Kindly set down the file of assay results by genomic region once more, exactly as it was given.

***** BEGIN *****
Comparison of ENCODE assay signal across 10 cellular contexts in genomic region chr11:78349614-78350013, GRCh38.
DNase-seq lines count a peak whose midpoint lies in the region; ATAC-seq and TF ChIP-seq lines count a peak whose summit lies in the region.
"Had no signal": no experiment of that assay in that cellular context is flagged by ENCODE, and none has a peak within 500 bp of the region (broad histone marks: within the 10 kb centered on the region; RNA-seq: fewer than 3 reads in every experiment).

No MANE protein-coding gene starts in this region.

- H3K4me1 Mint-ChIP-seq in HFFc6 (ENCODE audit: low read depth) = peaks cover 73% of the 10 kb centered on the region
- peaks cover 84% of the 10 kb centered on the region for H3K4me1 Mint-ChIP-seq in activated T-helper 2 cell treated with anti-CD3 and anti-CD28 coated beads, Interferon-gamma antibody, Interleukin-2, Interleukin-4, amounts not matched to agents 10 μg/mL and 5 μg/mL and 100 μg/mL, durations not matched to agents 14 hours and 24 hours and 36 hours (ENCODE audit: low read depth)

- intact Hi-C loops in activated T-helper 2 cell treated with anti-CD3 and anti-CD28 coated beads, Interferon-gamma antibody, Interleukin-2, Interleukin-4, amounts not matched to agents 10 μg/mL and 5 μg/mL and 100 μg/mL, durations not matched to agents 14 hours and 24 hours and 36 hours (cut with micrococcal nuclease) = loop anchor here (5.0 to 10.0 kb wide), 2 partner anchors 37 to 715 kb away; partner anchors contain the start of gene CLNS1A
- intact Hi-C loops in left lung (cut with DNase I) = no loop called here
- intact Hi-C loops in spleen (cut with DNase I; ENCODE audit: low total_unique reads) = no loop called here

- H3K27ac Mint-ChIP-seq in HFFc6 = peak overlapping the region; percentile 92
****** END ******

Comparison of ENCODE assay signal across 10 cellular contexts in genomic region chr11:78349614-78350013, GRCh38.
DNase-seq lines count a peak whose midpoint lies in the region; ATAC-seq and TF ChIP-seq lines count a peak whose summit lies in the region.
"Had no signal": no experiment of that assay in that cellular context is flagged by ENCODE, and none has a peak within 500 bp of the region (broad histone marks: within the 10 kb centered on the region; RNA-seq: fewer than 3 reads in every experiment).

No MANE protein-coding gene starts in this region.

- H3K4me1 Mint-ChIP-seq in HFFc6 (ENCODE audit: low read depth) = peaks cover 73% of the 10 kb centered on the region
- peaks cover 84% of the 10 kb centered on the region for H3K4me1 Mint-ChIP-seq in activated T-helper 2 cell treated with anti-CD3 and anti-CD28 coated beads, Interferon-gamma antibody, Interleukin-2, Interleukin-4, amounts not matched to agents 10 μg/mL and 5 μg/mL and 100 μg/mL, durations not matched to agents 14 hours and 24 hours and 36 hours (ENCODE audit: low read depth)

- intact Hi-C loops in activated T-helper 2 cell treated with anti-CD3 and anti-CD28 coated beads, Interferon-gamma antibody, Interleukin-2, Interleukin-4, amounts not matched to agents 10 μg/mL and 5 μg/mL and 100 μg/mL, durations not matched to agents 14 hours and 24 hours and 36 hours (cut with micrococcal nuclease) = loop anchor here (5.0 to 10.0 kb wide), 2 partner anchors 37 to 715 kb away; partner anchors contain the start of gene CLNS1A
- intact Hi-C loops in left lung (cut with DNase I) = no loop called here
- intact Hi-C loops in spleen (cut with DNase I; ENCODE audit: low total_unique reads) = no loop called here

- H3K27ac Mint-ChIP-seq in HFFc6 = peak overlapping the region; percentile 92